than Democratic or Republican will not

stand under attack. Twenty years ago,
the courts might have said that they
could not get into this "political thicket."
That is no longer true. The Court has
made it plain, in its one man, one vote,
decision, for example, that you can't fab-
ricate a majority in a legislature by
weighting votes among the electorate.
The analogy from that to the fabricat-
ing of a governing majority by foreclos-
ing access to the ballot is not a distant
analogy. Furthermore, any effective pro-
hibition of the right of independent elec-
tors or a new party to be on the ballot
runs counter to the right of association
guaranteed by the First Amendment.
So who would the candidates of a
.. 'r.., Ian (, A Tn n v. cnr c nnn fi i-t r i

By ANN MUNSTER
JT Is BECOMING. increasingly
obvious that the terror struck
into the hearts of white integra-
tionists by the spectre of "black
power' is more or less . iwar-
ranted,
hut, unfortunately, for the
white radical living in anticipa-
tion of the universal catharsis that
will be the ultimate achievement
of black militancy, his under-
standing of the "black power"
movement is equally ,erroneous.
For as the hysterical outburst
begins to subside and the theore-
ticians come forth in all their
glory, black power is showing signs
of being little more than a black
answer to white' American power
politics and an undisguised4 mani-
festo for flagrant black material-
ism.
A PRIME example of 'this is
the new direction being taken by
CORE, formerly a moderately
militant, biracial group which last
year completed its conversion to
an all-black organization.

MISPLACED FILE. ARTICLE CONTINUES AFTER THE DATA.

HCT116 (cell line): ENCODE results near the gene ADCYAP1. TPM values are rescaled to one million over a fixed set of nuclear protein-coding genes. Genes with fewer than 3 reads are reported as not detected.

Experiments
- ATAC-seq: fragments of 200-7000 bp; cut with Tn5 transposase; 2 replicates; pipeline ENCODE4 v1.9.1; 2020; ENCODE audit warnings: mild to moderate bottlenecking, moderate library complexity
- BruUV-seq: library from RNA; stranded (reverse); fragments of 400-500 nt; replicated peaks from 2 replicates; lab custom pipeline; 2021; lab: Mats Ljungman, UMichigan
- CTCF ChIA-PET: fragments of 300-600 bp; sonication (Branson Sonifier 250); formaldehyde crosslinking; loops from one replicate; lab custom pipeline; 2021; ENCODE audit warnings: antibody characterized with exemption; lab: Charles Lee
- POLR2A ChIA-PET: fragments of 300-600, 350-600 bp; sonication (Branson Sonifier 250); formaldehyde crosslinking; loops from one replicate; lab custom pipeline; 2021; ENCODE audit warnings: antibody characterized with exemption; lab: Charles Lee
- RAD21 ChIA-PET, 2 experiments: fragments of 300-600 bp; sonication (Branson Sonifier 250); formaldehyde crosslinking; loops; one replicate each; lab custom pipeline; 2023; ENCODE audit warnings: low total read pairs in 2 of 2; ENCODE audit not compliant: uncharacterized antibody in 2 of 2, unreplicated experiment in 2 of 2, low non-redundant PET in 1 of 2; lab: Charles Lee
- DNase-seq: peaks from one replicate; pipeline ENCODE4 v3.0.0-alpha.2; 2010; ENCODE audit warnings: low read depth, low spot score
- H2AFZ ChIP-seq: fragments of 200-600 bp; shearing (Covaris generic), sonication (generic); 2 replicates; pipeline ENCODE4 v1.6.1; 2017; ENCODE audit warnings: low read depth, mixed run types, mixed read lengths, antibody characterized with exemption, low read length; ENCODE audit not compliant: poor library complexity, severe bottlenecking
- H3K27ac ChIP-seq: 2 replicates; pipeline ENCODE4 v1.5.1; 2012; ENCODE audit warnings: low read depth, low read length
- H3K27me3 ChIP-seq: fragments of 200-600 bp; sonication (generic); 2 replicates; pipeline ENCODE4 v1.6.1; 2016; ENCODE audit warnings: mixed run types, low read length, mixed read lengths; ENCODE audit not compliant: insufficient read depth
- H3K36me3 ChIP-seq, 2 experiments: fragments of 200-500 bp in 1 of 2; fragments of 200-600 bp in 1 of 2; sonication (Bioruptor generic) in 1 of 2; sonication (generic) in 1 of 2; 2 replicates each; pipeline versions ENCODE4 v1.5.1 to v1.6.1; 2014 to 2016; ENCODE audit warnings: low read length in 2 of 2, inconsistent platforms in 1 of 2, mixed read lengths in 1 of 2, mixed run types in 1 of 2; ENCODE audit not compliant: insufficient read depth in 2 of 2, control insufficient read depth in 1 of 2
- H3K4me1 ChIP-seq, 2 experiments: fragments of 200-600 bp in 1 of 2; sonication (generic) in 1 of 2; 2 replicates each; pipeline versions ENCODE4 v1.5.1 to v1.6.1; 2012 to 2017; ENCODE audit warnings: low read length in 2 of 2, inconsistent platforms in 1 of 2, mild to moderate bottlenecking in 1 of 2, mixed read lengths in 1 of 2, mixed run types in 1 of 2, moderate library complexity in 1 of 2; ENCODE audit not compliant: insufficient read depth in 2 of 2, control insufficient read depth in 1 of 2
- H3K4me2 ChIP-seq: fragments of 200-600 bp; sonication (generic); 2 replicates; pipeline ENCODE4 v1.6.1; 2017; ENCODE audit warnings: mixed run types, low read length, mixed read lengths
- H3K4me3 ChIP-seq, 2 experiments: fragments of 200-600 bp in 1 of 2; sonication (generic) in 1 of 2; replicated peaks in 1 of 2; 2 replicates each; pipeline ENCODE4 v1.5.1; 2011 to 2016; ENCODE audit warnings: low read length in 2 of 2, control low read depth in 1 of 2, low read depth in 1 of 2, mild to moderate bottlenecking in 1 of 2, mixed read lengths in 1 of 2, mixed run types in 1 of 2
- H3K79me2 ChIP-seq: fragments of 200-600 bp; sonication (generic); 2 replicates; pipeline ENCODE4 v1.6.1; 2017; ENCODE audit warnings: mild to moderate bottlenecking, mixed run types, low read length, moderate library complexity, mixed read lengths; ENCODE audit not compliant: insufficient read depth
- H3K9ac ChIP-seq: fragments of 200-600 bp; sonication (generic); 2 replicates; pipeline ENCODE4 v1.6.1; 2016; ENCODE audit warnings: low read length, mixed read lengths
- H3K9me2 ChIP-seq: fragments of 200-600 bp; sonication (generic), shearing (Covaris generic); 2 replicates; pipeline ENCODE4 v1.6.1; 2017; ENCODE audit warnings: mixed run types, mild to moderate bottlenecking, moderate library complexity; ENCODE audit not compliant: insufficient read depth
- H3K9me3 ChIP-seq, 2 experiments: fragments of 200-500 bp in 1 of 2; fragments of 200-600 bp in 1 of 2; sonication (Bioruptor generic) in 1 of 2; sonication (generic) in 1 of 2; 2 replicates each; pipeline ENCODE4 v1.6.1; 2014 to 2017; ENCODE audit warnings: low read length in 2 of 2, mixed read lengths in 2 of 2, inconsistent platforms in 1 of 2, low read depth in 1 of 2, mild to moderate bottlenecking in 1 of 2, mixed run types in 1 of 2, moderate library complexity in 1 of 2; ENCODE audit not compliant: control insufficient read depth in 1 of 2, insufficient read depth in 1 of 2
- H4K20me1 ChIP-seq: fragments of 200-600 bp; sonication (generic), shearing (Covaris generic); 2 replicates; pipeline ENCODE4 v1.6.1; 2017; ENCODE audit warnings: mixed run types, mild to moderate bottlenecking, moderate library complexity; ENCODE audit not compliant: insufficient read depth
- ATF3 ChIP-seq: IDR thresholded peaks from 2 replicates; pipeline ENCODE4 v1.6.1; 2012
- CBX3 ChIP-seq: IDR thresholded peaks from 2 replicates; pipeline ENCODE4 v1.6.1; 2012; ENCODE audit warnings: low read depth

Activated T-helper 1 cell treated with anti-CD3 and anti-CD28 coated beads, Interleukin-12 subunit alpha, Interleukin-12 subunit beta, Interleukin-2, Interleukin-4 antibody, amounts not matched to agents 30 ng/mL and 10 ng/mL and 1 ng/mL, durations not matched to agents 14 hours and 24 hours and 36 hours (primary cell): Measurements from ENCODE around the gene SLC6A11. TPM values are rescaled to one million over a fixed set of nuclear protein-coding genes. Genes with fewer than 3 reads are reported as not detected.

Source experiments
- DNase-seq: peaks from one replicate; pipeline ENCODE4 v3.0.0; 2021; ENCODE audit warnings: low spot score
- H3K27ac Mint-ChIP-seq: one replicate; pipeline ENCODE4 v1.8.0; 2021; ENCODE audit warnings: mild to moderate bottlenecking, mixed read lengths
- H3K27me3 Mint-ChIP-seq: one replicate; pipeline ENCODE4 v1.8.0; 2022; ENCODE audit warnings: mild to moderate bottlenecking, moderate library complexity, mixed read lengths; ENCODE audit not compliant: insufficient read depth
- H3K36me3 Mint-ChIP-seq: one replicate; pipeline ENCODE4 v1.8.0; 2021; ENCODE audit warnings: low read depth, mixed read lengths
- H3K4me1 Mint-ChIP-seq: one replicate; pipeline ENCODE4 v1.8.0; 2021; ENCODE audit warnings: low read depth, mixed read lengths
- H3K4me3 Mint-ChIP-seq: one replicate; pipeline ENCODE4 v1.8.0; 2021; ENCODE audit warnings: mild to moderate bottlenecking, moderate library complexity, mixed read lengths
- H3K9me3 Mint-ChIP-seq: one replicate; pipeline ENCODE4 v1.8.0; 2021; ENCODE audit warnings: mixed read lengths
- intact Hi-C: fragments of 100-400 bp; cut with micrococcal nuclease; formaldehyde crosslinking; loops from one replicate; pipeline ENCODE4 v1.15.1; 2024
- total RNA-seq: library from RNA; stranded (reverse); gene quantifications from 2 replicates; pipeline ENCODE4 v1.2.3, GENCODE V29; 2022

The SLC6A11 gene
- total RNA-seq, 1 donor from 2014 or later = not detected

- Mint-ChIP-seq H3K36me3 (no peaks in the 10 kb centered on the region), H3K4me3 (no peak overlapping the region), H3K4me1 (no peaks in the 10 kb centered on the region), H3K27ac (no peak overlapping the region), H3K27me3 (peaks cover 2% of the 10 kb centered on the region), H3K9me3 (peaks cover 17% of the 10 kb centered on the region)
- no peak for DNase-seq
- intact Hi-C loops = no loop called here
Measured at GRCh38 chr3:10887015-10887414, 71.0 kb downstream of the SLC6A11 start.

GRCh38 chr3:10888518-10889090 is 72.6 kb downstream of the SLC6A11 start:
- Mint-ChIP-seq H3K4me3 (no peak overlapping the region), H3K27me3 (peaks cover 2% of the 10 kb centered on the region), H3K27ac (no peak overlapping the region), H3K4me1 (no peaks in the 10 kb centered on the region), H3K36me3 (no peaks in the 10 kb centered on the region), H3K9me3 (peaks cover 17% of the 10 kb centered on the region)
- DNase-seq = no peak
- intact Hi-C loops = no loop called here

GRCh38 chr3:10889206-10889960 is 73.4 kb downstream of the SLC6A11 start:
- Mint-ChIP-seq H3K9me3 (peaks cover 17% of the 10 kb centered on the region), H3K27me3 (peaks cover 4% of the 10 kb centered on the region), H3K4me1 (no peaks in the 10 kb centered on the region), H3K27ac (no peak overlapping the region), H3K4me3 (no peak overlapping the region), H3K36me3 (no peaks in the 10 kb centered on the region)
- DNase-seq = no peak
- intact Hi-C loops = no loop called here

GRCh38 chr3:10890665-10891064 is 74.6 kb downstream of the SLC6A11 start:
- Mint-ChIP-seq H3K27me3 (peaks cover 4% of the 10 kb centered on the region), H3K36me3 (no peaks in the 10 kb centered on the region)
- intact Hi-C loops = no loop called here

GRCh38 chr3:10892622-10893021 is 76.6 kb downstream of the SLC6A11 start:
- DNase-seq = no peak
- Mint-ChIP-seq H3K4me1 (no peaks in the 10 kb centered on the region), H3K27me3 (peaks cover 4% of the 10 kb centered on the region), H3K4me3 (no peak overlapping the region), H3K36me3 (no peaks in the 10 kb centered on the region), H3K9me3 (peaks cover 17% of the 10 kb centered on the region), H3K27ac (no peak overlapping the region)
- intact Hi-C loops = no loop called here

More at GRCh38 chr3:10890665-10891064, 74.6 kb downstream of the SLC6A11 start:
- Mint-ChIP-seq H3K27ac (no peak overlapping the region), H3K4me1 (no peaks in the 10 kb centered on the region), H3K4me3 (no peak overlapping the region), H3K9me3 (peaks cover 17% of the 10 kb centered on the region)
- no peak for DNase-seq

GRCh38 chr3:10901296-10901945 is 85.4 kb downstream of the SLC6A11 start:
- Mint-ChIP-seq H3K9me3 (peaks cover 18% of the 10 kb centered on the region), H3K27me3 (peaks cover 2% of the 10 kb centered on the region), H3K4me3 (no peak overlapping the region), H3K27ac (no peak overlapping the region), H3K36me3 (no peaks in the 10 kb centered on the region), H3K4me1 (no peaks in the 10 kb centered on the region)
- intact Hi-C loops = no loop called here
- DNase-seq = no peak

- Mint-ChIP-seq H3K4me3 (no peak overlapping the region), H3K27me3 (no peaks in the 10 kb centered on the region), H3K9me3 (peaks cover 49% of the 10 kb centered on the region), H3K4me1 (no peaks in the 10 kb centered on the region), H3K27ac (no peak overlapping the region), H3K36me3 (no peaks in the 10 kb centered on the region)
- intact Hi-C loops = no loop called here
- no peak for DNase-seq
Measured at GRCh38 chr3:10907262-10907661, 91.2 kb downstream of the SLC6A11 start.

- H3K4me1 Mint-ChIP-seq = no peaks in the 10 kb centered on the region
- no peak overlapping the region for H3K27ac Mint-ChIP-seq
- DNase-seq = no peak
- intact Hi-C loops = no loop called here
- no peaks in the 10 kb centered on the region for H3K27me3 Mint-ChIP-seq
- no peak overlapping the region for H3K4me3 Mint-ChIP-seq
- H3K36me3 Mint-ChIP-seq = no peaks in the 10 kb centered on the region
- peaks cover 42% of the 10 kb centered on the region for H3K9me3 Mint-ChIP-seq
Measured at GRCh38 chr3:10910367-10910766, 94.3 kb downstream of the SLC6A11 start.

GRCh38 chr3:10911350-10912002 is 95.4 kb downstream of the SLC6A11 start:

The perceived "leftward" swing
by CORE has been chiefly at-
tributed to Roy Innis, who has
been active in the group for the
past six years and has just taken

over -as acting national director
for Floyd McKissick. McKissick is
currently on a convenient leave of
absence for medical reasons.
When he was named to fill-in
for McKisick, The Ann Arbor News
described \Innis, simply, as a
"black militant." But, when he
spoke here last week, Innis preach-
ed the gospel of sweet reasonable-
ness to an overwhelmingly white
audience.
The real irony of the situation
is not the News' absurd exaggera-
tion of his militancy. Rather, it is
the fact that his audience came
desperately looking for spiritual
sustenance and got a comforting
reassurance that black , militants
are far less interested in destroy-
ing the edifice of white material-
ism than in' furthering the ad-
vancement of what they hope will
be its black counterpart.
NEVER BEFORE in the history
of revolutions has any group ex-
pected to gain as much of a purely
emotional release as many whites
expect from the current black rev-
olution in America. Or, for that
matter, from the social ferment
pervading the underdeveloped
world, of which some white Amer-
ican radicals fondly believe the

black revolution in their own
country to be an integral part.
And never before have they held
the peculiar and paradoxial ex-
pectation that the efforts of an
oppressed minority to better its
own material status would magic-
ally bring about a transformation
in values, so that the spiritual
needs of the reinvigorated misfits
among the oppressors would be
truly satisfied.
But those whites who are await-
ing their own spiritual salvation
from the hands of black revolu-
tionaries will be bitterly disap-
pointed. For perhaps never before
in the long history of social up-
heavals has a movement promised
less of a revolution in values than
the black power movement.
AS INNIS TOLD all the bright,
eager, and interested white faces
gathered around him at the Com-
munity Center-the hard core of
leftist "seekers" who ' can be'
counted on to turn up at every
radical gathering-he was "not
trying to entertain or chastise
whites ,. . or to threaten to burn
down their cities; for if that were
my purpose, I would do it directly.
I came rather to try to reason
with them."
Unfortunately for his spirit-
ually starved white audience, this
is exactly what Innis was trying
to do.
His message was aimed only at
blacks who need moral support in